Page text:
We need to take care of ourselves, too! We've got delicious and easy recipes, the latest fashion and home decor trends, health topics that impact every woman and so much more. So grab a cup of coffee and dig in.
It truly takes a village to raise a child, and we're here for you! Link up with a community of moms just like you and learn about fabulous events in your area plus amazing product giveaways, discounts and more!
So your baby’s grown up and gone away to college.
You’ve packed her full of good advice and loaded her up with enough technology
so that you could find her at the bottom of the sea, if it came to that. But no
matter how independent college students become, nearly every parent gets that
call home at some point: “Mom, I’m so sick.”
It’s a helpless feeling, and you might wrestle with
a decision to go visit or bring your child back. Typical ailments for college
students include viruses, gastrointestinal infections or "stomach flu,”
mononucleosis and food poisoning. A university health service also fields
cases of sexually transmitted diseases and injuries from accidents—some which
involve alcohol. (These of course, happen only to other people’s children.)
You can’t drop everything to tend to each new boo-boo, but there are things you can do to help prevent trips to the clinic.
“It is very common for college students to get
colds and the flu. This happens most often around midterms and finals
season. Stress lowers the immune system and makes it easier to ‘catch
bugs,’” says Nerina Garcia-Arcement, a licensed clinical psychologist at New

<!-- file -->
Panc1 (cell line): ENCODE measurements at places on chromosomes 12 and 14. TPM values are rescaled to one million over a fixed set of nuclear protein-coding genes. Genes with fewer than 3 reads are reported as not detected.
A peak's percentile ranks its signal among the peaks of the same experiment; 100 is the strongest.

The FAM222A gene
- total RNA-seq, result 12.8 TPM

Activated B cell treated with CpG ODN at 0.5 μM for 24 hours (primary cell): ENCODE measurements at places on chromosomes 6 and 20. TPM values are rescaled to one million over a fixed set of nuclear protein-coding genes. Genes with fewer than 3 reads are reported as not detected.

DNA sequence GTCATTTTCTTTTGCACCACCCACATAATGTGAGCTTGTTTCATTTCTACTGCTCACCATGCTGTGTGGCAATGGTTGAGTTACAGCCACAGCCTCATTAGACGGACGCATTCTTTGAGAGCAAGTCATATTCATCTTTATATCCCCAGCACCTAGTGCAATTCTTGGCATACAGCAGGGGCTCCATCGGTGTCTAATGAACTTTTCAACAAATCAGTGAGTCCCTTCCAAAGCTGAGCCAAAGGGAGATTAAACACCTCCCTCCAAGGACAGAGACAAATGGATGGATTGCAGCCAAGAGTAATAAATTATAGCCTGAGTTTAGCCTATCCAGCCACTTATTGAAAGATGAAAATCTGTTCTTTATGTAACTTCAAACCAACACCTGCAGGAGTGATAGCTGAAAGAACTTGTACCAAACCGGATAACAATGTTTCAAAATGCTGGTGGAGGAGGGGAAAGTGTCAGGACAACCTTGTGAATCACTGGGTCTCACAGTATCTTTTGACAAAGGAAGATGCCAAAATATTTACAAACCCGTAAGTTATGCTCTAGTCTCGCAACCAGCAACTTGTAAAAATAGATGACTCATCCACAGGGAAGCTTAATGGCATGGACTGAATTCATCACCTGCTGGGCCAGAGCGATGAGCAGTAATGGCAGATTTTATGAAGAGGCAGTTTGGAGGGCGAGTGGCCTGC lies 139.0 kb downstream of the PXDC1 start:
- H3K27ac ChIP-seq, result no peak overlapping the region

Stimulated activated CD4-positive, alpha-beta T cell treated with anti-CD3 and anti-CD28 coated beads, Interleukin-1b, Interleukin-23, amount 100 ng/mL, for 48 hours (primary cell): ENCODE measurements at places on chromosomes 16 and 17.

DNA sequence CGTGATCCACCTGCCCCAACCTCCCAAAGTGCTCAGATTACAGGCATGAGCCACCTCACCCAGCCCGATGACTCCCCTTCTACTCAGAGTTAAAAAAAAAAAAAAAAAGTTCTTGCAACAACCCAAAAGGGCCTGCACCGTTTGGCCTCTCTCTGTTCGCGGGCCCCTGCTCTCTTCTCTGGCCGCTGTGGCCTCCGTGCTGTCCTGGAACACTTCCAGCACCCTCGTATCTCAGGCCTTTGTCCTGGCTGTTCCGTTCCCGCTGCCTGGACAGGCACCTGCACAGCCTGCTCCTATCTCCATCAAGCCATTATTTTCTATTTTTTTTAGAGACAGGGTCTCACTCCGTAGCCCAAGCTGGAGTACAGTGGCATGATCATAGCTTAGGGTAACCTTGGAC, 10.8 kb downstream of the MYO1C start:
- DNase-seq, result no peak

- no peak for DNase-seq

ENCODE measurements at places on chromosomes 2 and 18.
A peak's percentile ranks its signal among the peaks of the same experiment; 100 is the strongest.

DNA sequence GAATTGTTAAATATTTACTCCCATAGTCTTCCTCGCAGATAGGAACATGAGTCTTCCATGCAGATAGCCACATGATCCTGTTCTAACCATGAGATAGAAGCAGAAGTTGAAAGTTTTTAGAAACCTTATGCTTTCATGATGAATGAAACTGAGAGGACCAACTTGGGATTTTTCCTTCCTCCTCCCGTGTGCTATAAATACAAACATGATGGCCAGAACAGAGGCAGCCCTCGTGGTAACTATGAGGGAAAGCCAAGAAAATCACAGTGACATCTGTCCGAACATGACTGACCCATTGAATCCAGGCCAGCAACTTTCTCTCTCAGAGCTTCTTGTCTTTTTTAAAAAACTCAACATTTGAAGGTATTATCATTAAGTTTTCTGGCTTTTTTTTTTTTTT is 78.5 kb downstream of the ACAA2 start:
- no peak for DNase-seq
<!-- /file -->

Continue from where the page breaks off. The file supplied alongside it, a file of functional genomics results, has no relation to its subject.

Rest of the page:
York University School of Medicine.
You can’t drop everything to tend to each new boo-boo, but there are
things you can do to help prevent trips to the clinic and, in the
worst-case-scenario, the emergency room.
“Parents can help by offering support, reminding their kids to
practice stress management, socialize to reduce isolation and increase social
support, eat well and exercise. Care packages that encourage this are
encouraged,” says Arcement.
A big part of preparation for college is to make sure your kids have
the basics of self-care down, says Dr. Claudia
Borzutzky, Lead Physician at University Park Health Center for University of
Southern California’s Keck School of Medicine. That includes:
Regular exercise, healthy diet, adequate sleep (at least six to seven
hours a night for most people)
Frequent hand washing during cold and flu season
Responsible use of alcohol and avoidance of binge drinking
Safe sexual practices
Use of bicycle helmets and respect for traffic and safety regulations on
A primer on over-the-counter medications, most of which will
suffice for the following: regular coughs, colds and flus that last less than a week or do not
cause fevers over 100.5 degrees, shortness of breath or dizziness.
Borzutzky says it’s also important to make sure kids understand their new campus's student health center hours
and what kind of care they can access there. They should have a copy of their
health insurance card and know what to do in an urgent medical situation.
You’ll also want to ensure that your kids'
vaccinations are all up to date, including meningococcal vaccination, HPV
vaccination (now recommended for both women and men), and annual influenza
vaccination or the “flu shot,” especially for those with asthma or other chronic
One thing that may frustrate you, as your college
student grows into adulthood, is that while you can always provide information
about your child’s health to his doctor, you no longer can request information
without your child’s written permission. If your child is under 18, privacy
laws for issues such as mental health, drug use and reproductive health vary
depending on the state.
“Learning to deal with minor illnesses without a
parent close by is part of the separation and maturation process older adolescents
need to go through as they approach young adulthood,” Borzutzky says, “However, in the
case of more significant or prolonged injuries or illnesses, students will need
to use their own best judgment about their ability to cope on their own without
extra support, and parents and family are, of course, an essential part of
their care and recovery when that is not the case.”